In the Epilegomena at the end of the book, Bang does more than just summarize the chapters of the book. Here, at the end of the book, he finally introduces the concept of consumption to the reader. It is perhaps no surprise to the reader, that also here, a different mentality is found behind consumer practices. Bang claims -- as the shortness of the chapter does not allow for a further analysis -- that consumption was inherently luxury oriented, and aimed toward the individual and special, a certain "Art of Consumption", where elites could show their social standing through consumption. In the end, Bang concludes with an overarching long durée from the Roman times to the Mughal Empire, which he sees as the last manifestation of the same model that first appeared in Imperial Rome.

After reading the Epilegomena, the reader might easily be disappointed. After all this writing, no real conclusion? On the one hand, one might say that the book concluded itself in the beginning. Bang's point is clear from the start, and he manages to write a convincing argument in its support, so the reader -- providing he accepts Bang's interpretations -- should agree already. On the other hand, Bang's quest is long and winding, and his aim never was to answer questions like "Is there?" or "Is there not?", but to understand a complex phenomenon -- the reader either gets it or he doesn't, but anything Bang could have said in the end probably could not change it.

Bang's style is clear and although some of the original analyses and model constructions are slightly difficult to follow, the argumentative line of the book is clear. The book is a very well written contribution to our understanding of the ancient Roman economic history. Bang is very knowledgeable, and demonstrates in many cases a good analytic ability by dissecting the earlier interpretations for their weaknesses and presenting his own instead. I'm sure, this book will be hotly debated, and many will object to at least some of Bang's arguments. I cannot call the book as a must-to-read in the sense, that you would know new facts you didn't before, but this is definitively a book that should be read, because it just might change the way you think about what you knew. For better or worse, that is for the coming generations to judge.

1 comment:


    “Primitivism” in the work of Moses Finley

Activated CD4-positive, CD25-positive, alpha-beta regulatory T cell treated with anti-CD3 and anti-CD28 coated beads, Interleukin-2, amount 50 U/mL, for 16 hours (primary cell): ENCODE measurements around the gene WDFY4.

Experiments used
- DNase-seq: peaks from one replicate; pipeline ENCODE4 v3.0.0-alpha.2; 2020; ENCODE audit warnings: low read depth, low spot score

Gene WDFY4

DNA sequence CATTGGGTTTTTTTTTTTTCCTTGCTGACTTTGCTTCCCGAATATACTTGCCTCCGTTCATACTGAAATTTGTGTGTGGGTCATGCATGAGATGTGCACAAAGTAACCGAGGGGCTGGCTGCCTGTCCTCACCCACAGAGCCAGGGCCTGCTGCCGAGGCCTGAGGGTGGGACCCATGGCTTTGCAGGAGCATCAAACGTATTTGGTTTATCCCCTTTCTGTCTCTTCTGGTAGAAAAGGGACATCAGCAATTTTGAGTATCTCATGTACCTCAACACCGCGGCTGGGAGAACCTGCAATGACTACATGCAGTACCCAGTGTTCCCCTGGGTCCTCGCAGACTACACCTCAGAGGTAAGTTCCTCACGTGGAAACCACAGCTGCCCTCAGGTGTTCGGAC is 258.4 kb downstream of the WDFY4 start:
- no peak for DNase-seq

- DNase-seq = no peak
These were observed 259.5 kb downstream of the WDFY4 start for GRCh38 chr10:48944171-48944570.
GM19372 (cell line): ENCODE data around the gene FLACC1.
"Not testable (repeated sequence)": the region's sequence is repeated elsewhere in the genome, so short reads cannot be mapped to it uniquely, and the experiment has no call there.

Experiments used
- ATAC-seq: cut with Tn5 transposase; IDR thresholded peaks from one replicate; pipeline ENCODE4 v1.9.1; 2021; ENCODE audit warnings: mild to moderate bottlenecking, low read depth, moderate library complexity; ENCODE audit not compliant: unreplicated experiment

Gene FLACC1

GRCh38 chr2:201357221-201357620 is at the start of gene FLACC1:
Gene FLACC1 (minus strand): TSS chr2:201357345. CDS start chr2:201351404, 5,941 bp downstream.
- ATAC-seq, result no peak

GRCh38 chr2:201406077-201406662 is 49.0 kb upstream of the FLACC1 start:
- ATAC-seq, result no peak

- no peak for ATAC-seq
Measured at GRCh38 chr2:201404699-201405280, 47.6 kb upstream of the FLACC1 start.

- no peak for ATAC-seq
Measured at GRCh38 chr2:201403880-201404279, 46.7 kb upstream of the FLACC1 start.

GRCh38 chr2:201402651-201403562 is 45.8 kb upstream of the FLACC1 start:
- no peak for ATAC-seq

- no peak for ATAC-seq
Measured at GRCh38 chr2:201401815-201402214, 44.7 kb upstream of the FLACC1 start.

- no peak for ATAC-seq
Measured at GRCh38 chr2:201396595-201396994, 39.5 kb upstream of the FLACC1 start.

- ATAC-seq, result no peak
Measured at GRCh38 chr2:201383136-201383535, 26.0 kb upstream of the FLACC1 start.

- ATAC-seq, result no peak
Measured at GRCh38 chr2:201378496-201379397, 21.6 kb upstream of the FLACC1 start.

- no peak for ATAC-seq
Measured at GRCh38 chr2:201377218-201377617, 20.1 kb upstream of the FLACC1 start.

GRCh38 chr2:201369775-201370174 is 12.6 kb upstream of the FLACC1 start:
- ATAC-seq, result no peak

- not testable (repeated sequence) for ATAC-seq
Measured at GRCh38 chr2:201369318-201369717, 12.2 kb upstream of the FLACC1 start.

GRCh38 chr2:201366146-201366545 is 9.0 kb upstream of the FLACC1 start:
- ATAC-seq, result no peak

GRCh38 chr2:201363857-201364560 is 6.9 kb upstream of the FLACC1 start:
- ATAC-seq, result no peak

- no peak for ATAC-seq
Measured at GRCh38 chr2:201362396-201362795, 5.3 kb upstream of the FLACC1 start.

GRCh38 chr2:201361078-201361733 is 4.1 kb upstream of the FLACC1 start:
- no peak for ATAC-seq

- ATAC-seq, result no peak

In a careful, informative, and fair-minded review of Peter Fibiger Bang, The Roman Bazaar: A Comparative Study of Trade and Markets in a Tributary Empire (BMCR 2209.6.51), Harri Kiiskinen uses the term “primitivism” a bit recklessly in speaking of “the slow rise of the primitivist views, culminating in the work of M. I. Finley….” Without complaining about the review, I believe we need a further word on the widespread but misleading notion that Finley was a “primitivist.”

    Bang quite carefully places the term “primitivism” in inverted commas (20, 28, 33, 48) and speaks far more often of “cultural” and “culturalist,” emphasizing (as Finley also did) the need for a discriminating use of anthropological approaches in discussing classical antiquity.

    Although often dubbed a “primitivist,” Finley neither acknowledges nor commends the term. On the rare occasions when he employs it, he does so in a pejorative sense. He sought rather to “’re-establish economic life’ within the cadre of the polis” as he put it “Classical Greece,” in Second international conference of economic history, vol. 1: Trade and Politics in the Ancient World, ed. M.I. Finley. (Paris, 1965), 12 [quoting F. Will].

    The notion of Finley as “primitivist” is “documentable” only inferentially, by positing “primitivism” as the sole permissible antonym to “modernism”: a crude binarism that ignores Finley’s actual arguments. As Richard Saller put it, “Finley broke with Polanyi who denied the significance of commercial markets in antiquity precisely because, in Finley’s view, the ancient economy was not primitive.” As Saller notes, the “Classical Greece” essay speaks of “the intrusion of genuine market (commercial) trade, on a very considerable scale and over very great distances, into the Graeco-Roman world [with] a feedback effect on peasant markets and the rest to such degree as to render the primitive models all but useless.” (“Framing the Debate over Economic Growth,” in Walter Scheidel and Sitta von Reden, edd., The Ancient Economy [New York: Routledge, 2002], p. 253.)

    There are many ways to view the ongoing disputes over ancient economic history. I concur with the widespread opinion that “primitivism” vs. “modernism” is an outworn opposition. It is outworn partly because of the careless use of terms: we recall that both Max Weber (when contesting Eduard Meyer) and Finley insisted that terms and concepts be used with the same exacting precision as, say, the “facts” produced by archaeological excavation.

    A different way to view the disputes might be to note that the tradition begun by Weber and carried on by Finley treats economics as only one element in a cultural whole. Hinnerk Bruuns has recently called attention to this by noting the coexistence in Weber’s work of social, political and legal as well as economic considerations, in distinction to the narrower economic concerns of Gunnar Mickwitz. (“Gunnar Mickwitz et l’héritage de l’école historique allemande de l’économie,” in Mika Kayava, ed., Gunnar Mickwitz nelle Storiografica Europea tra le Due Guerre [Roma 2007], p. 51.)

    Dan Tompkins, Temple University